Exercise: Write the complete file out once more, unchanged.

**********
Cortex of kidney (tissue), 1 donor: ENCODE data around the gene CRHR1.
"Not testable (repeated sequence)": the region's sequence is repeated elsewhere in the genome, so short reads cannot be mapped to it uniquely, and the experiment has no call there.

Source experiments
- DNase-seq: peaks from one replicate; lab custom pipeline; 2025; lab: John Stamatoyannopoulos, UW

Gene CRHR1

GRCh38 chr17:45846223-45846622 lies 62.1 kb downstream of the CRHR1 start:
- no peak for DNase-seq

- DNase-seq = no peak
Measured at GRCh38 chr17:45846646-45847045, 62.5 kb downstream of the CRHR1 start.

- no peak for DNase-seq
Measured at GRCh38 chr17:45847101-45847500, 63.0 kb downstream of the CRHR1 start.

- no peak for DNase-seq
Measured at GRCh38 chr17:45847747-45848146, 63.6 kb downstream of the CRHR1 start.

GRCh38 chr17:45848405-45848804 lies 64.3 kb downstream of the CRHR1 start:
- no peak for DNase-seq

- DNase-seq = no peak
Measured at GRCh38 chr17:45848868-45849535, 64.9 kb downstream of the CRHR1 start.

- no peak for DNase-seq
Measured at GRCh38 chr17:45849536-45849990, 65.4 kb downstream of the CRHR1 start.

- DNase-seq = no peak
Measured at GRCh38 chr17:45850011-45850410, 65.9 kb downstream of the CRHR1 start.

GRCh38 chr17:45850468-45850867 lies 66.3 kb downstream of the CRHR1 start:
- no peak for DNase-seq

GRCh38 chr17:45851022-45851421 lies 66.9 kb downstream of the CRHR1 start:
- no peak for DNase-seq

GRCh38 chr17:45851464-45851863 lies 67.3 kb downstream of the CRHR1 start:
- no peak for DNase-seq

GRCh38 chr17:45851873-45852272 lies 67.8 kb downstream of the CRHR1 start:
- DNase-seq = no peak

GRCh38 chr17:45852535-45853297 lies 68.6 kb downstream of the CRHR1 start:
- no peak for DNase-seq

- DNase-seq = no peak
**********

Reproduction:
Cortex of kidney (tissue), 1 donor: ENCODE data around the gene CRHR1.
"Not testable (repeated sequence)": the region's sequence is repeated elsewhere in the genome, so short reads cannot be mapped to it uniquely, and the experiment has no call there.

Source experiments
- DNase-seq: peaks from one replicate; lab custom pipeline; 2025; lab: John Stamatoyannopoulos, UW

Gene CRHR1

GRCh38 chr17:45846223-45846622 lies 62.1 kb downstream of the CRHR1 start:
- no peak for DNase-seq

- DNase-seq = no peak
Measured at GRCh38 chr17:45846646-45847045, 62.5 kb downstream of the CRHR1 start.

- no peak for DNase-seq
Measured at GRCh38 chr17:45847101-45847500, 63.0 kb downstream of the CRHR1 start.

- no peak for DNase-seq
Measured at GRCh38 chr17:45847747-45848146, 63.6 kb downstream of the CRHR1 start.

GRCh38 chr17:45848405-45848804 lies 64.3 kb downstream of the CRHR1 start:
- no peak for DNase-seq

- DNase-seq = no peak
Measured at GRCh38 chr17:45848868-45849535, 64.9 kb downstream of the CRHR1 start.

- no peak for DNase-seq
Measured at GRCh38 chr17:45849536-45849990, 65.4 kb downstream of the CRHR1 start.

- DNase-seq = no peak
Measured at GRCh38 chr17:45850011-45850410, 65.9 kb downstream of the CRHR1 start.

GRCh38 chr17:45850468-45850867 lies 66.3 kb downstream of the CRHR1 start:
- no peak for DNase-seq

GRCh38 chr17:45851022-45851421 lies 66.9 kb downstream of the CRHR1 start:
- no peak for DNase-seq

GRCh38 chr17:45851464-45851863 lies 67.3 kb downstream of the CRHR1 start:
- no peak for DNase-seq

GRCh38 chr17:45851873-45852272 lies 67.8 kb downstream of the CRHR1 start:
- DNase-seq = no peak

GRCh38 chr17:45852535-45853297 lies 68.6 kb downstream of the CRHR1 start:
- no peak for DNase-seq

- DNase-seq = no peak